I think Los Angeles is often portrayed as kind of a petri dish, where bad decisions start and then spread to the rest of the world. I don't see it that way. I feel Los Angeles is a place of almost primal struggle and survival. It's not a city that embraces its inhabitants.
I have a strong desire to communicate what I feel about the world. That's exciting to me.
My screenwriting credits in my career are probably not dissimilar to some other ones in the sense that a lot of the scripts you write don't get made, and the ones that do get made are certainly – as a writer, they're not your vision.
The real reason why people are going with digital is that it's extraordinarily mobile, and it's cheaper, and it has a great image, and you just can't beat it at night. It's pulling in variations of colors; it's pulling in lights from 40 miles away – a candle would be seen.
I find Los Angeles to be a place of great physical beauty, in which you have the oceans and the mountains, and there's a vertical sense and a desert light that you can see forever.
In Los Angeles, you drive around, and you're coming back from a club or something, and all of a sudden, you'll encounter a coyote. And they're very lean, hungry-looking animals.
Everything I've ever written, I had a very distinct vision of what I wanted it to look like. But, other directors never do it that way.
There are a lot of sociopaths running around who are probably our friends, if not us, and we don't know it.
A sociopath is not just someone who doesn't care about human emotion. They're someone who understands people to the point that they can manipulate them to an extraordinary degree.
Media is extraordinarily important and is an extraordinarily powerful tool. There's a reason that the first things that a rebellion or revolt will take is the media. The story you transmit is the story that becomes a given, or the narrative of a country and people.
All of us have a bit of a sociopath inside of us, and it's wrong to think that somebody is just clearly sociopathic, because they're not. It's interesting to explore the shadings and nuances within a person. Those feelings exist within more human beings than people may want to acknowledge.
A script like 'Nightcrawler' gives me an opportunity to truly realize a vision that's mine, which is exciting.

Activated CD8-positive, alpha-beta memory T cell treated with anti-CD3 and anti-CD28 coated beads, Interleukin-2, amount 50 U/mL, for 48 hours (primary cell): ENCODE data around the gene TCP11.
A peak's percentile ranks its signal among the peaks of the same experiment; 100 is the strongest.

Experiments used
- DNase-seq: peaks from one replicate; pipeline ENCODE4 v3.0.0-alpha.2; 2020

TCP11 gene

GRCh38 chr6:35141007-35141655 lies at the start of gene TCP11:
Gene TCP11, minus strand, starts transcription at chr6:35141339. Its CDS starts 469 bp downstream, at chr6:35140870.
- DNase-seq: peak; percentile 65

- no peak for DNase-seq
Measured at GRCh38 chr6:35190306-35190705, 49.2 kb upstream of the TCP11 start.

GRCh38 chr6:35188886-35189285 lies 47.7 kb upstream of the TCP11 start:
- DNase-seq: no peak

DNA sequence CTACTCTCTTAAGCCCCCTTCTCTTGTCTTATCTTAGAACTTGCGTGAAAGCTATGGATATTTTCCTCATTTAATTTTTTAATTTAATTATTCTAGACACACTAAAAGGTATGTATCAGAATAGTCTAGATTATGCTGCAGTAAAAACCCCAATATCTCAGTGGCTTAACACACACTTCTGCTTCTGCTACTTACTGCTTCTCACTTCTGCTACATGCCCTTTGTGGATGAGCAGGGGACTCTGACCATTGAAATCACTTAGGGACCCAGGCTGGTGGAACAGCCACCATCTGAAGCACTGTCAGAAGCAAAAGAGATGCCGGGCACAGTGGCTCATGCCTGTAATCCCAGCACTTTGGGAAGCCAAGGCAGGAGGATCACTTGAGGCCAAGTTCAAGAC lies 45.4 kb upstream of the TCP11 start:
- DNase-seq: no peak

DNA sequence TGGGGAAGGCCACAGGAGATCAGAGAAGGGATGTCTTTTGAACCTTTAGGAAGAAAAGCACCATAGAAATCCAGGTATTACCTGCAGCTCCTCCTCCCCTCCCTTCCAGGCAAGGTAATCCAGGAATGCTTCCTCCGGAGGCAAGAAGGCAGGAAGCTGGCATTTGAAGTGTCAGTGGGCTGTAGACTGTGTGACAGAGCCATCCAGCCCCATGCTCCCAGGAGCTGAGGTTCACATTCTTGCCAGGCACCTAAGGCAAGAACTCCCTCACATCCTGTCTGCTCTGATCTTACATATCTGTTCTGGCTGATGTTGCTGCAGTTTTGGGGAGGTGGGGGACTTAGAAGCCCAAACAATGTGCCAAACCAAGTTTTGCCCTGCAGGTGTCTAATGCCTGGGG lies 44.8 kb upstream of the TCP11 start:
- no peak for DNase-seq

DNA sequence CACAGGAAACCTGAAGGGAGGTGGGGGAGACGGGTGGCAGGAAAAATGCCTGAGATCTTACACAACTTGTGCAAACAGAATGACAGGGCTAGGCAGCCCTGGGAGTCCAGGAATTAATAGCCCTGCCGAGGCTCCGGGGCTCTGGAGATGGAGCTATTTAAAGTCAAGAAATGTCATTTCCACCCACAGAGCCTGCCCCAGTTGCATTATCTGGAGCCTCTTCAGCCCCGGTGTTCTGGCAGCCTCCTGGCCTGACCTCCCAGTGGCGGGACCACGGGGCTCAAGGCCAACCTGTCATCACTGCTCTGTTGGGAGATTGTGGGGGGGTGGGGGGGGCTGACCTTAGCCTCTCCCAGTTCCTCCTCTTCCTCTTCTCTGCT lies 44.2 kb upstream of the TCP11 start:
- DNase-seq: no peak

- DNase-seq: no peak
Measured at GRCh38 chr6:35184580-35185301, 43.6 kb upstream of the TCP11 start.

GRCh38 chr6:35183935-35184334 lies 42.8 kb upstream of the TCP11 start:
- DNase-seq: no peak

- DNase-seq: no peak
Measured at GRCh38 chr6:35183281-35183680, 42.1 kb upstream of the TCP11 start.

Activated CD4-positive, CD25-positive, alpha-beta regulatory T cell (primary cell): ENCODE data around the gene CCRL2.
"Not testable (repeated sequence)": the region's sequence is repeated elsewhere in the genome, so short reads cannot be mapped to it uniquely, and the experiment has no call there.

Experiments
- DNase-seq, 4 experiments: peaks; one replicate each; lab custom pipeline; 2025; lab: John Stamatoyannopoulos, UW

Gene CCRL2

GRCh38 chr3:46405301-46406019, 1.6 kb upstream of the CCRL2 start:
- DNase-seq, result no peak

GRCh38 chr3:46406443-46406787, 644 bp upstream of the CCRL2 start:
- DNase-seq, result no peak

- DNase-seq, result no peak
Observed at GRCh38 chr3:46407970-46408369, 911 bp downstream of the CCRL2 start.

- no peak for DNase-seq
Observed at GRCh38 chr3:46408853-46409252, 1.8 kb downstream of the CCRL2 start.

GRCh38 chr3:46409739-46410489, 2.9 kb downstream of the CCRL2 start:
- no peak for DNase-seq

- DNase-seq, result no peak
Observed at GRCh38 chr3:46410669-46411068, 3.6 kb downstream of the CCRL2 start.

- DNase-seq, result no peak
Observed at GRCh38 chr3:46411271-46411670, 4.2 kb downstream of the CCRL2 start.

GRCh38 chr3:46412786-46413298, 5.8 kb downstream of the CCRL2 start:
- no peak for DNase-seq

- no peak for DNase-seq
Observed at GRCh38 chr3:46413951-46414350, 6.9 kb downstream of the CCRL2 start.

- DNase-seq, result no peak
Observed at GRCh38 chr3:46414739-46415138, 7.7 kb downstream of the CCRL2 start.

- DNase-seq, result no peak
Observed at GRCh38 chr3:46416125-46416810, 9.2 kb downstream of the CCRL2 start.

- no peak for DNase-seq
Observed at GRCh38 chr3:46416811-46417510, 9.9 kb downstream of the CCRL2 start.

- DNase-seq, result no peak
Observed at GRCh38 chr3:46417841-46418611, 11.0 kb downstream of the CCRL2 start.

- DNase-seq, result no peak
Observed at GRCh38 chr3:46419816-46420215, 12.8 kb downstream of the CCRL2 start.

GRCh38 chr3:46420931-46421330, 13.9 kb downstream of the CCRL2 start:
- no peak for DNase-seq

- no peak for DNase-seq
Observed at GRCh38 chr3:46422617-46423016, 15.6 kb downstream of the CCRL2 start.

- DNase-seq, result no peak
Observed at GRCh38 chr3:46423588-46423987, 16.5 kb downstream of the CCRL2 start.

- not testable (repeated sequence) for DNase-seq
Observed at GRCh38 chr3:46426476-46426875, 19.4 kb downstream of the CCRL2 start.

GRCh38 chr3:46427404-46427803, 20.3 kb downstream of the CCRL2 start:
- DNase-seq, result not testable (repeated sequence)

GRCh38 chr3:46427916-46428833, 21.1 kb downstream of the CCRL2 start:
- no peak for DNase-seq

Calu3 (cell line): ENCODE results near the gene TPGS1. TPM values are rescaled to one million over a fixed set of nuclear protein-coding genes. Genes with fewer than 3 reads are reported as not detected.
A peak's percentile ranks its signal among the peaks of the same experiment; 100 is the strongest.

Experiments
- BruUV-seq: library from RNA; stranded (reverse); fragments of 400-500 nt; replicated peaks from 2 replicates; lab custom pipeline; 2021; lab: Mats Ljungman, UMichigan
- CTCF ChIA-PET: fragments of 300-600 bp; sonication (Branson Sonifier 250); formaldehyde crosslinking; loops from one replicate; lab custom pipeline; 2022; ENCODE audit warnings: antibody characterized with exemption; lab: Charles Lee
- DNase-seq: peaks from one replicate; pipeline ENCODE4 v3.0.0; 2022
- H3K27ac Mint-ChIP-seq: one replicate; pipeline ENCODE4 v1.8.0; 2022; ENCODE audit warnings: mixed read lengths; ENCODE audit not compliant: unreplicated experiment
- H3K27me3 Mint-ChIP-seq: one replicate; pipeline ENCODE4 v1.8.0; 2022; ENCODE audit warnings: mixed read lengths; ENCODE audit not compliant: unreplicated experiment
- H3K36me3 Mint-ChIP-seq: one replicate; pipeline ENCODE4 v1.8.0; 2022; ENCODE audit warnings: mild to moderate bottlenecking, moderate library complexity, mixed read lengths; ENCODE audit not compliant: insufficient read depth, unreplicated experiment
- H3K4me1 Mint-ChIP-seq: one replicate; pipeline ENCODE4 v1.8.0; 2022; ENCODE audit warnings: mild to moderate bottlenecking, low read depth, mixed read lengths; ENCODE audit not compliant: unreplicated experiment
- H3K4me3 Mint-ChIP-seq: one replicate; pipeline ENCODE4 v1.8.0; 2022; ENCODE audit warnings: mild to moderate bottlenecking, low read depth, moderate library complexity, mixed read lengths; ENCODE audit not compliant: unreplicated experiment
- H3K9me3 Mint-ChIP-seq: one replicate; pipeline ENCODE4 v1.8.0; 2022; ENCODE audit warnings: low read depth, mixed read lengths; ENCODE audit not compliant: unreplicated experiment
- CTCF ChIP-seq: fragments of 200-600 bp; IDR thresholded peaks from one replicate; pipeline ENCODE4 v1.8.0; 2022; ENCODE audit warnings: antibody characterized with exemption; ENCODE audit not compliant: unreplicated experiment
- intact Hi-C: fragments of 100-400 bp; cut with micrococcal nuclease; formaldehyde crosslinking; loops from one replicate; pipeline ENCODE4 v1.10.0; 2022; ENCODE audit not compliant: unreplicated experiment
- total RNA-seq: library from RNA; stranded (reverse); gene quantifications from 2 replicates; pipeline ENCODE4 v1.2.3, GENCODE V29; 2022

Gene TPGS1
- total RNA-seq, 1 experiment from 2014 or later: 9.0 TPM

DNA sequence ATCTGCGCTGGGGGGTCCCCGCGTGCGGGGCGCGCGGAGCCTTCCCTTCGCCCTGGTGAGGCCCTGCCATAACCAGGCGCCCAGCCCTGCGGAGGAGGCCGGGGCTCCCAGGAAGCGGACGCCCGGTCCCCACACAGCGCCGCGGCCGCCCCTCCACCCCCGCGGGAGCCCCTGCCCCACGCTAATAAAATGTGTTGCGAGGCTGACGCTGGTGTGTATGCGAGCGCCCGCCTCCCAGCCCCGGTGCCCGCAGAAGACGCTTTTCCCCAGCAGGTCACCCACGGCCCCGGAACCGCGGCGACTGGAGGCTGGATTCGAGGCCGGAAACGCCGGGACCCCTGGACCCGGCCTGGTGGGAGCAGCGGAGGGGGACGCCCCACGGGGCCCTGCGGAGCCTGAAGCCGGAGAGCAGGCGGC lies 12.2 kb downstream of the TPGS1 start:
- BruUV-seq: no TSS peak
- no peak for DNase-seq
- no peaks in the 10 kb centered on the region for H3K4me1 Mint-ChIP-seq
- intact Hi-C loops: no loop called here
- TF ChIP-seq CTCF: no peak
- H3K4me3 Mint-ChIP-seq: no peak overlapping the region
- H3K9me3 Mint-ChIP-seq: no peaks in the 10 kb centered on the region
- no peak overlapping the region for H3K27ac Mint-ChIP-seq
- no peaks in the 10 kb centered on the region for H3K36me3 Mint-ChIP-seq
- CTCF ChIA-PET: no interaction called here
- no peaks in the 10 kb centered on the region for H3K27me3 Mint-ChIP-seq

Shooting at night in Los Angeles is amazing. The city shuts down at 10 P.M. every night, and a whole different cast of characters comes out.
A number of years ago, I found a book of photography by Weegee; he was a crime photographer in the 1930s in New York. He was the first person to put a police scanner in a car and drive around.
The spirit of L.A. is untamed wilderness. It's earthquakes and wildfires and oceans and mountain lions and fog. There's great physical beauty.
Coming out of the '60s and the Vietnam War in America, it was commonplace for people to make films that had relevance to them. And since the '70s, cinema has gone almost entirely in the direction of spectacle and escapism and superhero films.
A lot of times, L.A. is desaturated, and cement and freeways, and downtown.
I feel that the world is increasingly about the bottom line, and not so much about human respect or human dignity. In that regard, people who care about other people will not be in a position to make choices and do things that other people who they're competing against will get to do.
When I'm directing, I noticed I'm not using my subconscious at all. I'm literally using the whole front part of my brain all the time. When you walk on the set, every moment you have to be there because something's going on that requires attention.
I watch a lot of television, for better or worse, and I am particularly interested in what Michael Moore brought up in 'Bowling for Columbine,' which is the idea that they're selling a narrative of fear.
The friends we have, these are choices that – unlike family, which we have no choice in, and I love my family, thank God – we've given ourselves, to some degree.
'To Die For,' with Nicole Kidman, is great – her desire to be a part of news, how she uses news to further her career and how it can drive you insane. I love that movie.